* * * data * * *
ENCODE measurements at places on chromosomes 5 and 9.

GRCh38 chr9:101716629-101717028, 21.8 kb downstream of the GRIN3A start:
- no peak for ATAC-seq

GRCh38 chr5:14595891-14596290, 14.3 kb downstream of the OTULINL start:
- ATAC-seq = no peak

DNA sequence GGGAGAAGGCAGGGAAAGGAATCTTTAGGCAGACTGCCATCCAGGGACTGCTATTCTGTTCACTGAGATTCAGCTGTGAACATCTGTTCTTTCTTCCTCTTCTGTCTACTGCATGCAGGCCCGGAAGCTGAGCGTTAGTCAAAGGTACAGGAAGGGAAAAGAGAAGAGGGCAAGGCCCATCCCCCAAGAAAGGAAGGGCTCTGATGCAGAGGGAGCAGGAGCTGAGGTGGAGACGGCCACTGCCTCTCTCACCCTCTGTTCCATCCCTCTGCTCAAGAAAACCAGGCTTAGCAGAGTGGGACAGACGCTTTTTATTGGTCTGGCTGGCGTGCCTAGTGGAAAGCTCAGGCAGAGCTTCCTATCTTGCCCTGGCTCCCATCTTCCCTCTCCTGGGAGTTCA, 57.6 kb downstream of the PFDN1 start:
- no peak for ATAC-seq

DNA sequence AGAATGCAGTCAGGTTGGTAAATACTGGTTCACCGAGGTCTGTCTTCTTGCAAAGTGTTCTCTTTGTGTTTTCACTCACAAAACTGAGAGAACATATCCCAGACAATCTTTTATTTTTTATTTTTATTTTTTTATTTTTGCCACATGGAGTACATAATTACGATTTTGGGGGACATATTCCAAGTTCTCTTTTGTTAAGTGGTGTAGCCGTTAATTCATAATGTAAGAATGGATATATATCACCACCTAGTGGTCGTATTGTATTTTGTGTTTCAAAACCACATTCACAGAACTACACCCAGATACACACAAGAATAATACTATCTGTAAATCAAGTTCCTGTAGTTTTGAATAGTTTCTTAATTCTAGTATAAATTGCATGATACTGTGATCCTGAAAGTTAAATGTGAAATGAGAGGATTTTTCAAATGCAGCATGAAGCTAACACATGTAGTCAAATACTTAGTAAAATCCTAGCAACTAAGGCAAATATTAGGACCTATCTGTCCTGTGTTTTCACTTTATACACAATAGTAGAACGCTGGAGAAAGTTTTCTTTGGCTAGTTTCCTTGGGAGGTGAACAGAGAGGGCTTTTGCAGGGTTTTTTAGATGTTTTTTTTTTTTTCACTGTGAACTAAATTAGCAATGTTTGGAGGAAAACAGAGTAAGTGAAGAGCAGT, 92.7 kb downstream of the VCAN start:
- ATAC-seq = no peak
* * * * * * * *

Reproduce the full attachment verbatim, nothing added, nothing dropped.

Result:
ENCODE measurements at places on chromosomes 5 and 9.

GRCh38 chr9:101716629-101717028, 21.8 kb downstream of the GRIN3A start:
- no peak for ATAC-seq

GRCh38 chr5:14595891-14596290, 14.3 kb downstream of the OTULINL start:
- ATAC-seq = no peak

DNA sequence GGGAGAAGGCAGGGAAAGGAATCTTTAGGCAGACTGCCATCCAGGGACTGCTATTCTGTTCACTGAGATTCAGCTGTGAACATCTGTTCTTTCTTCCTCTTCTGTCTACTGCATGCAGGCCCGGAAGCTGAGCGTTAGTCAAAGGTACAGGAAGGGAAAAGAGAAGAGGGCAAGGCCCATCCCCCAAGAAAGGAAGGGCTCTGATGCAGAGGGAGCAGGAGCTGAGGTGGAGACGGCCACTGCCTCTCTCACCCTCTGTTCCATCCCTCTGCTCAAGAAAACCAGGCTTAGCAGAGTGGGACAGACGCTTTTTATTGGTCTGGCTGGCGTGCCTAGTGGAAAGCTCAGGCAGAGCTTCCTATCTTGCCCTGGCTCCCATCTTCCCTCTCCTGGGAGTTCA, 57.6 kb downstream of the PFDN1 start:
- no peak for ATAC-seq

DNA sequence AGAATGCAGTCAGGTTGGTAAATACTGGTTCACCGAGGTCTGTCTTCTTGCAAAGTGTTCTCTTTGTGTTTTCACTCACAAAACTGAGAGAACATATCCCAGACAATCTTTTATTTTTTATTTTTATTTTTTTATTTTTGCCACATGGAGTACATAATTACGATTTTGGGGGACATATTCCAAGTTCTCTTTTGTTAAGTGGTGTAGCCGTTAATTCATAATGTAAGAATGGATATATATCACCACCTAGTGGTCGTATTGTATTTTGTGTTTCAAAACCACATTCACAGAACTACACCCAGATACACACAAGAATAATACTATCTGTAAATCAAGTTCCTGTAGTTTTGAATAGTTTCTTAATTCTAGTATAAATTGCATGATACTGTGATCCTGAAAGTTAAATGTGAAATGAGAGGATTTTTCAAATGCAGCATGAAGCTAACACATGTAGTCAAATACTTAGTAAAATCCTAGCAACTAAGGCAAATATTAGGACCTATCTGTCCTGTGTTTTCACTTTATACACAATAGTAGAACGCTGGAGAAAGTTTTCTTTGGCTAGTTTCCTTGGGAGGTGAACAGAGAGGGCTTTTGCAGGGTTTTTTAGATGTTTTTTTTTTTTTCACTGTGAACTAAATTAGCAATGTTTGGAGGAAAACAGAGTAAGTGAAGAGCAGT, 92.7 kb downstream of the VCAN start:
- ATAC-seq = no peak